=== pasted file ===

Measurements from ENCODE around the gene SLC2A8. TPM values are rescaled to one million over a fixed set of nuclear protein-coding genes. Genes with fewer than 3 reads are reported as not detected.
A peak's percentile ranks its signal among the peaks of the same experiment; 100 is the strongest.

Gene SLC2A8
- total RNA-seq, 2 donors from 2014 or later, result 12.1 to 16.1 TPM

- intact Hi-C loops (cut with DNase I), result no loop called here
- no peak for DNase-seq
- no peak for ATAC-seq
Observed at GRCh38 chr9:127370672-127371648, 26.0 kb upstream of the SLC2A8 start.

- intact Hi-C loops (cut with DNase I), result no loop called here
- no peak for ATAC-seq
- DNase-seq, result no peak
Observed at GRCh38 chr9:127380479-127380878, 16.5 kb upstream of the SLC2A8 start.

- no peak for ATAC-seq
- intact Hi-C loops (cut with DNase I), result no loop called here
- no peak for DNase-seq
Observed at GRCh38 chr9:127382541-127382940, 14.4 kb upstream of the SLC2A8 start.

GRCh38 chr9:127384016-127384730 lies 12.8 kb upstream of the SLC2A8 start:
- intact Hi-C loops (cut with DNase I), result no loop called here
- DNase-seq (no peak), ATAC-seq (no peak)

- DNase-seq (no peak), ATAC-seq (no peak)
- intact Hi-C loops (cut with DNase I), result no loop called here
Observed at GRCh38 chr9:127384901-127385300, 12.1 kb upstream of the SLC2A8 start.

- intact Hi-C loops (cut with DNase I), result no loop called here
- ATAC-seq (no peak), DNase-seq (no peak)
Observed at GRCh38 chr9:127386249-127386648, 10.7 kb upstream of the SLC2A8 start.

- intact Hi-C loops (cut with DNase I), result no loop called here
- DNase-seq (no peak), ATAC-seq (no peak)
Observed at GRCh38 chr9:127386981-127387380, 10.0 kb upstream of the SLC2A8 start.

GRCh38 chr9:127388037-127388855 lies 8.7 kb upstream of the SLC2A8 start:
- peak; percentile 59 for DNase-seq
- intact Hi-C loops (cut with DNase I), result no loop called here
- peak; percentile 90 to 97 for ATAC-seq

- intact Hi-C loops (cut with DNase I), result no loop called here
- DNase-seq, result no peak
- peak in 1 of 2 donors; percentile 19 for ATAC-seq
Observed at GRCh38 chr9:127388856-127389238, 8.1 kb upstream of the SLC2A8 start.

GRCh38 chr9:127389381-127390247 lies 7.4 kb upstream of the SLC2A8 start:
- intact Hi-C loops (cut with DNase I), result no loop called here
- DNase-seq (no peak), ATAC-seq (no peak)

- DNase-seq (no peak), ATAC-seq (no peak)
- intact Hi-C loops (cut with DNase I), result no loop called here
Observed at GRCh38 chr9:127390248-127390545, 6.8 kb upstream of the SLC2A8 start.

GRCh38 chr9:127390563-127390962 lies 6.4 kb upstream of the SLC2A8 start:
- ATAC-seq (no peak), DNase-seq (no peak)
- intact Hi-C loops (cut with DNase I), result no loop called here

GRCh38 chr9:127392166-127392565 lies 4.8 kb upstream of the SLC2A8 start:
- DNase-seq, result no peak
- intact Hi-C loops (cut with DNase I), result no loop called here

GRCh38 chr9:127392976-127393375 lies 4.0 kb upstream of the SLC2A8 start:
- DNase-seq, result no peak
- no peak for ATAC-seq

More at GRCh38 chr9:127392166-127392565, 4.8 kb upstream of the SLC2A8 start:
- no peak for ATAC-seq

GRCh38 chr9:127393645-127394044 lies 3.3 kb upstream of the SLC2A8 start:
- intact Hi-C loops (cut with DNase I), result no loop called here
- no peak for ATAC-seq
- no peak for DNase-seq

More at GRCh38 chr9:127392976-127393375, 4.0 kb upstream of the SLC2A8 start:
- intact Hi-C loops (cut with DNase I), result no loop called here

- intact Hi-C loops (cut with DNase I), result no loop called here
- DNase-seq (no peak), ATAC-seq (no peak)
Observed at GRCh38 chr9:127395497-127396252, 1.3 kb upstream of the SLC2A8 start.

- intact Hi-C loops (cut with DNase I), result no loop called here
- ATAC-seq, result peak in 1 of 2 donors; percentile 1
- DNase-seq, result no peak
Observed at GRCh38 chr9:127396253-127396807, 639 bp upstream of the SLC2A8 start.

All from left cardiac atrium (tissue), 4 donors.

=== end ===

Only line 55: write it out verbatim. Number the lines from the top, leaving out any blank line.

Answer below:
- intact Hi-C loops (cut with DNase I), result no loop called here